(David Brancaleone, 2012, Vertigo Magazine)

Brancaleone, D. (2012). "The Interventions of Jean–Luc Godard and Chris Marker into Contemporary Visual Art". Vertigo Magazine. Spring 2012.

TAGS

Andre Bazinart history • artistic image • border crossings • border/boundaryborderline • Carlo Emilio Gadda • Chris MarkerChristian Boltanski • cinematic genre • classificationcontemporary artcontemporary visual artcuratorial practice • digression • digressive approach • distribution of the sensible • essayistic discourse • experimental cinemaFederico Fellinifilm essayfilm theory • genre classification • genre differentiation • Georges Perec • integrity of the text • interventionist artJacques RanciereJean-Luc GodardjuxtapositionMichelangelo AntonioniMnemosyne Atlasmulti-media collagistmultiplicitiesmultiplicity • new ways of seeing • Night and Fog (1955) • Okwui Enwezor • Phillip Lopate • problem centric approach • redistribution • redistribution of the sensible • sayable • sensible • set of operations • set of relations • Six Memos of the next Millenium (1993) • Species of Spaces and Other Pieces (1997) • text and image • unified perspective • Vertigo (magazine) • video artist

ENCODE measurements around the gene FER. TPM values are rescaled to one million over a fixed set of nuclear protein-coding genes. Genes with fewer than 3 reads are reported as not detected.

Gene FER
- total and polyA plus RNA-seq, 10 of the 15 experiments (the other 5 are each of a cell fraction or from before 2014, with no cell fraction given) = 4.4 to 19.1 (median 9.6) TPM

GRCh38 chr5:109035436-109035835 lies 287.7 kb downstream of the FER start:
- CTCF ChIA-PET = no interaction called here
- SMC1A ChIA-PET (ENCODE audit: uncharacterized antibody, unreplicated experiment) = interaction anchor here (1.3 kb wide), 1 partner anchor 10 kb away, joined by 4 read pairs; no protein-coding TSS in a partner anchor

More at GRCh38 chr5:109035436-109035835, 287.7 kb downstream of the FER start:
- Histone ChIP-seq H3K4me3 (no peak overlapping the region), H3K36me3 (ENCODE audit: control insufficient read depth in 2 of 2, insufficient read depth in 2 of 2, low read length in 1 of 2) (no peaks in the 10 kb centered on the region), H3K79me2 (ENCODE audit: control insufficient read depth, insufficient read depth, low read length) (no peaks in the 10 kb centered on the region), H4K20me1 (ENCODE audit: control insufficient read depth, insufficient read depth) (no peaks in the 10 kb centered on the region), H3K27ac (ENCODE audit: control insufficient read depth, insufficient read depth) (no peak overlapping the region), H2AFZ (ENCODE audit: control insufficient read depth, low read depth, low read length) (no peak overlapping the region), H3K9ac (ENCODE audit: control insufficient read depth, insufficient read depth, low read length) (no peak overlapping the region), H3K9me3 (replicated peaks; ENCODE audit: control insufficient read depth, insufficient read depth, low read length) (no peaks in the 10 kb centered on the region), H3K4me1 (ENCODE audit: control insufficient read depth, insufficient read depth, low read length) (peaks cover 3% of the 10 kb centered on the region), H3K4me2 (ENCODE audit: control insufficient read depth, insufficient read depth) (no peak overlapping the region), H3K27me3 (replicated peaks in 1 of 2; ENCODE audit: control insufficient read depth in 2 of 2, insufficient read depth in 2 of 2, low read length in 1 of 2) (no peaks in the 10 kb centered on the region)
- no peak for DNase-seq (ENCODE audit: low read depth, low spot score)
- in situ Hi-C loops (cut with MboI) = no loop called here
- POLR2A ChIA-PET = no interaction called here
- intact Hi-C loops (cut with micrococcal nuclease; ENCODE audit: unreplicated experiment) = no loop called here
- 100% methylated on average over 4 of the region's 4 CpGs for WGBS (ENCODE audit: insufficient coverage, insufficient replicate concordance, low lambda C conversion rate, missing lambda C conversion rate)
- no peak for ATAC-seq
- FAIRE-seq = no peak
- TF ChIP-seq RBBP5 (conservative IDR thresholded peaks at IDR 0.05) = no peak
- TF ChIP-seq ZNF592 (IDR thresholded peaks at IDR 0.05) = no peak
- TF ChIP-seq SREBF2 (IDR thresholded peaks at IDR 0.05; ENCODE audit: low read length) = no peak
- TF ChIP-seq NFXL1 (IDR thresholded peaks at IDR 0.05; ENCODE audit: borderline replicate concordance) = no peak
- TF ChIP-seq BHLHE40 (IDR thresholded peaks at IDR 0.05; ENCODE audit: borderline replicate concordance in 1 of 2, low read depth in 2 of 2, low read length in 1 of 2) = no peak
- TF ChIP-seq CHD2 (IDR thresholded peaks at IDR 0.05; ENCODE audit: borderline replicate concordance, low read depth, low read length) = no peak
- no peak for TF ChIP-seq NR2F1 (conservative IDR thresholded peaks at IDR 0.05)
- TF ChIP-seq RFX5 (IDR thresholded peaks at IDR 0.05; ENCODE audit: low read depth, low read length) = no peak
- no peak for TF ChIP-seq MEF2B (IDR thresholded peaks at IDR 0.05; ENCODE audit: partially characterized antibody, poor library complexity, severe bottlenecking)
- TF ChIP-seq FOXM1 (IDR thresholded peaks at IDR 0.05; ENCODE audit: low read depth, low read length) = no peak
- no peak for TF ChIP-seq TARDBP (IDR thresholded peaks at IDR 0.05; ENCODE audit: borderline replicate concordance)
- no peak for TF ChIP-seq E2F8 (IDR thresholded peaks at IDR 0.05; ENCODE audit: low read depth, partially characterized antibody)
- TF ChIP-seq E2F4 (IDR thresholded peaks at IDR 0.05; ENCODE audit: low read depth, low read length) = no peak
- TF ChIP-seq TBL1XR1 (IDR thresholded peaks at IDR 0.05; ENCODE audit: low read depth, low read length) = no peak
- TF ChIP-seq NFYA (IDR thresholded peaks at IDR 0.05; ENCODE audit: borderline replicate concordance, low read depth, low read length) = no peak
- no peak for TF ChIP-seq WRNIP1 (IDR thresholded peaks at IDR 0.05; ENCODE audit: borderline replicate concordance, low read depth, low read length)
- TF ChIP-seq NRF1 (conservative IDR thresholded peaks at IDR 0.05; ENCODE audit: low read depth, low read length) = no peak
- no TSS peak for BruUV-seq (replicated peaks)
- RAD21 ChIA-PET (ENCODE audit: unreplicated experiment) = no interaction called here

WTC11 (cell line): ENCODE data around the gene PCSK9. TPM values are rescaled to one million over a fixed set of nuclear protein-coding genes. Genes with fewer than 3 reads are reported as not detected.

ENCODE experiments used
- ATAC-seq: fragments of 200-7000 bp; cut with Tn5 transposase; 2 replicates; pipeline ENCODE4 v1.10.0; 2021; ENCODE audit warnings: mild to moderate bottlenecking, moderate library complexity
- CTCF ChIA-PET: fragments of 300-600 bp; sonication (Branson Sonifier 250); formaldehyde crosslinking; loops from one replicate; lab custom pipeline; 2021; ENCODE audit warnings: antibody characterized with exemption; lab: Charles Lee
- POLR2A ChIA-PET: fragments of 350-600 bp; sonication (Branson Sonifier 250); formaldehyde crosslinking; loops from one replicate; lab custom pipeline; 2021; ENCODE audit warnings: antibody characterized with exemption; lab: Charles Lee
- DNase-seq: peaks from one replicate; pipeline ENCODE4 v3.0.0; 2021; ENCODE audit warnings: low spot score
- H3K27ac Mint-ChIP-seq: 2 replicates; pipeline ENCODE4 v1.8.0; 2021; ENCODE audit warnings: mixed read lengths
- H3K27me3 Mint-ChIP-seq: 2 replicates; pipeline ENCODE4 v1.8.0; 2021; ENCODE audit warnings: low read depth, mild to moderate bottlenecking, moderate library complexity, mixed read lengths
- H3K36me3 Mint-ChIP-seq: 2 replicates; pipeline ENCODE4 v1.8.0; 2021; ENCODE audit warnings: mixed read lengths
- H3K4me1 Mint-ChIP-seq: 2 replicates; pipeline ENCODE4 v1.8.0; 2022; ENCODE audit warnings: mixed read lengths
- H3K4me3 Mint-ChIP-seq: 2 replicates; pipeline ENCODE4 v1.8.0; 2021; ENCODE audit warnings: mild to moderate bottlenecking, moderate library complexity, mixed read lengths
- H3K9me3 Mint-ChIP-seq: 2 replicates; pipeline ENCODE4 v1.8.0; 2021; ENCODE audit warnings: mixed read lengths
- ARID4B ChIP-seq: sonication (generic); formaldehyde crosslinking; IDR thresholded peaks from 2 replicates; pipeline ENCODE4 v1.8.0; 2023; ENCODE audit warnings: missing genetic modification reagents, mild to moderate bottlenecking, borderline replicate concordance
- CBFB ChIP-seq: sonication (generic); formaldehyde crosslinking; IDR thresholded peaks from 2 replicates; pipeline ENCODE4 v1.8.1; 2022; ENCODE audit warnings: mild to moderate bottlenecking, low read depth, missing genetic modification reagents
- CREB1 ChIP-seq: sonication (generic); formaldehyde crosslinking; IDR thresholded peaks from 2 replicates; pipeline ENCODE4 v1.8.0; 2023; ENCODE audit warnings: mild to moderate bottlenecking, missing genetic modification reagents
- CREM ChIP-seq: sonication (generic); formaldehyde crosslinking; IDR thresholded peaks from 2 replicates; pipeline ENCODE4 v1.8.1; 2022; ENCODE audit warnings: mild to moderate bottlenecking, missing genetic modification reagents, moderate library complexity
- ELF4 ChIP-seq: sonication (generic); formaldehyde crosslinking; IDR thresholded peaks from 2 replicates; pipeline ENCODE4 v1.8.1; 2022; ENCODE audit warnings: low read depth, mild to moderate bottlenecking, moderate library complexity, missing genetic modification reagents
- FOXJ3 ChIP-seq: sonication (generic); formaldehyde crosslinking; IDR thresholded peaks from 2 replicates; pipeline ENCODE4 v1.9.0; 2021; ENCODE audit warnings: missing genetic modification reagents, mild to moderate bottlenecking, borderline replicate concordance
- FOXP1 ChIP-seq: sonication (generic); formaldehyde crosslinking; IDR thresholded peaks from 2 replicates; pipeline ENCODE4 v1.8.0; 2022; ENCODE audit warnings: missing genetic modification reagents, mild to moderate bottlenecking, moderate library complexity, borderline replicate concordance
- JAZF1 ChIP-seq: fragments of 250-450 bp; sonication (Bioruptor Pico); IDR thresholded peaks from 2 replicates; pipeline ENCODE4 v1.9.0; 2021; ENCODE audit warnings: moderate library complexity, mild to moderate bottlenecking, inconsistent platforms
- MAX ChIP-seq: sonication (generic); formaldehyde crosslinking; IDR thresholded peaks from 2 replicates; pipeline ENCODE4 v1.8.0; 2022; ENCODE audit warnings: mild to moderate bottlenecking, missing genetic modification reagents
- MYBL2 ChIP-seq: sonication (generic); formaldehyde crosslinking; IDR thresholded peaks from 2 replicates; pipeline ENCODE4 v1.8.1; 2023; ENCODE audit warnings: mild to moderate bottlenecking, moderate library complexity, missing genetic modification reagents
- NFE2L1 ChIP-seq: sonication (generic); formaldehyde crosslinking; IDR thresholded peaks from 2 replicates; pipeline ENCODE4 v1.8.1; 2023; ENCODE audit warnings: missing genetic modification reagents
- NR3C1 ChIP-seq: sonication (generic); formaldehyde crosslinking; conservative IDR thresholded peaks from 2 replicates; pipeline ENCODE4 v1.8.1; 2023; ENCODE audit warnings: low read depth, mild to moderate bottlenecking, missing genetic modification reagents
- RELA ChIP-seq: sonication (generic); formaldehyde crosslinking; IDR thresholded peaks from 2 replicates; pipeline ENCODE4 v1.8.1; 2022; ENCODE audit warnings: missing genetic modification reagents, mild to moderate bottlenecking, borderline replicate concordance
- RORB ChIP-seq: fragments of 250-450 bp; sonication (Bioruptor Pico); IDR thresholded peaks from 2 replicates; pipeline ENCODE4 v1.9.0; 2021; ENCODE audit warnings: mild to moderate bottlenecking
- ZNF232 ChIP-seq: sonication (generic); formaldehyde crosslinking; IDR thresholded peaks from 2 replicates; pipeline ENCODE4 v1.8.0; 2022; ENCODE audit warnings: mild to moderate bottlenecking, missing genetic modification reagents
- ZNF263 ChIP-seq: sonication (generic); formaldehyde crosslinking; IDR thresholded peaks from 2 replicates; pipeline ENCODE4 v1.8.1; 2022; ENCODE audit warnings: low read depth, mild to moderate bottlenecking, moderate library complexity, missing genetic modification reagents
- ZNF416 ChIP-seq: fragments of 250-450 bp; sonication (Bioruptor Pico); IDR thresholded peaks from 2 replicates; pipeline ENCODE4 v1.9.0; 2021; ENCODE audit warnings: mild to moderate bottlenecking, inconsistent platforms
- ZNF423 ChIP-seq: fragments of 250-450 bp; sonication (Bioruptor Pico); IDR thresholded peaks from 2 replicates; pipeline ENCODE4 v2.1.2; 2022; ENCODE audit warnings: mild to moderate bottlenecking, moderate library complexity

CONTRIBUTOR

Simon Perkins
28 DECEMBER 2012

Influential American experimental cinema: Meshes of the Afternoon

"Meshes of the Afternoon is one of the most influential works in American experimental cinema. A non–narrative work, it has been identified as a key example of the 'trance film,' in which a protagonist appears in a dreamlike state, and where the camera conveys his or her subjective focus. The central figure in Meshes of the Afternoon, played by Deren, is attuned to her unconscious mind and caught in a web of dream events that spill over into reality. Symbolic objects, such as a key and a knife, recur throughout the film; events are open–ended and interrupted. Deren explained that she wanted 'to put on film the feeling which a human being experiences about an incident, rather than to record the incident accurately.'